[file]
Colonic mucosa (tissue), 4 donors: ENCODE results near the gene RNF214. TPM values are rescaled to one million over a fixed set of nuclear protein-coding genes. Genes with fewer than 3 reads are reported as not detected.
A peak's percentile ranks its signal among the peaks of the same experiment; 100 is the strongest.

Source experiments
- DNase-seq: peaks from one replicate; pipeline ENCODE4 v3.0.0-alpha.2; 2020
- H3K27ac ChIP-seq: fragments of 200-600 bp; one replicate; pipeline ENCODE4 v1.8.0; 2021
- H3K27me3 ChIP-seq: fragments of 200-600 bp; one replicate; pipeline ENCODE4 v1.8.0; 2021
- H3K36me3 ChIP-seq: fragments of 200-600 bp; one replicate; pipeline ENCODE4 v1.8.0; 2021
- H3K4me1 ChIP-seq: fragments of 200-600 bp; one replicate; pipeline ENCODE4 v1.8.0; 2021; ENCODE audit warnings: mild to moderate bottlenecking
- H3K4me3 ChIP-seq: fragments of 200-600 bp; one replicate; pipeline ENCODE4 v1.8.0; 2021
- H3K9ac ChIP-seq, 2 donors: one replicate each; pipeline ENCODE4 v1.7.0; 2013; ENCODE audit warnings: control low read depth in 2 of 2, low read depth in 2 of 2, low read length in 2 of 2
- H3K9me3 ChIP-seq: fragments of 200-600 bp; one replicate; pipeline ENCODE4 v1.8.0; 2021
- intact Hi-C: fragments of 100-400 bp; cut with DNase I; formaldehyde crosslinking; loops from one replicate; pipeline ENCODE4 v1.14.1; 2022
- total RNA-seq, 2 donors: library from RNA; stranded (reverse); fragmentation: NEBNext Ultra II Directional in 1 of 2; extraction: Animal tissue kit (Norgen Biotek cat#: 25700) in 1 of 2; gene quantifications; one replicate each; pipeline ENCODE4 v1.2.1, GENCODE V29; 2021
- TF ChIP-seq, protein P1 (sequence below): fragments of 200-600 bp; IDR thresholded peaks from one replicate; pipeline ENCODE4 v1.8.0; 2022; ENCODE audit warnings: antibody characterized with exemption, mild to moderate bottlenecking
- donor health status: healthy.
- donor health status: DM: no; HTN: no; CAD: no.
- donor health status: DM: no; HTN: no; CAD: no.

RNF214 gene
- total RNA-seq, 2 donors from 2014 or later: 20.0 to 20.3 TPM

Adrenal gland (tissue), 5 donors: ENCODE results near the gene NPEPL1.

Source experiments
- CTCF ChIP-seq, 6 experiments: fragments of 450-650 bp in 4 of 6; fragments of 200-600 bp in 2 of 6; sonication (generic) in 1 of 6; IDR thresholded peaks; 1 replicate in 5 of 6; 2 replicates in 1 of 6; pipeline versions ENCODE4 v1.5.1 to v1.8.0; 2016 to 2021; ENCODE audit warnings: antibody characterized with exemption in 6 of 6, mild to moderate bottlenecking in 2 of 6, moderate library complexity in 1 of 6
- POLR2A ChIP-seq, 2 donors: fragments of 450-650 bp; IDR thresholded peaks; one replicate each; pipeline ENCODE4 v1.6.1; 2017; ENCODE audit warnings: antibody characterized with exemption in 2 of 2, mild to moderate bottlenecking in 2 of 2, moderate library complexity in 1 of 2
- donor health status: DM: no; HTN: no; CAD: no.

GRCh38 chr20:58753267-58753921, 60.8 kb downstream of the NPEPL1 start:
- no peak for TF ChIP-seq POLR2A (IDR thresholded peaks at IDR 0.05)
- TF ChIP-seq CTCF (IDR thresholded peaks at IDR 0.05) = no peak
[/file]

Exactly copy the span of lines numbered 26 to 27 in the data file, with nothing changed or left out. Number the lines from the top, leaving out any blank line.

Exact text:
- no peak for TF ChIP-seq POLR2A (IDR thresholded peaks at IDR 0.05)
- TF ChIP-seq CTCF (IDR thresholded peaks at IDR 0.05) = no peak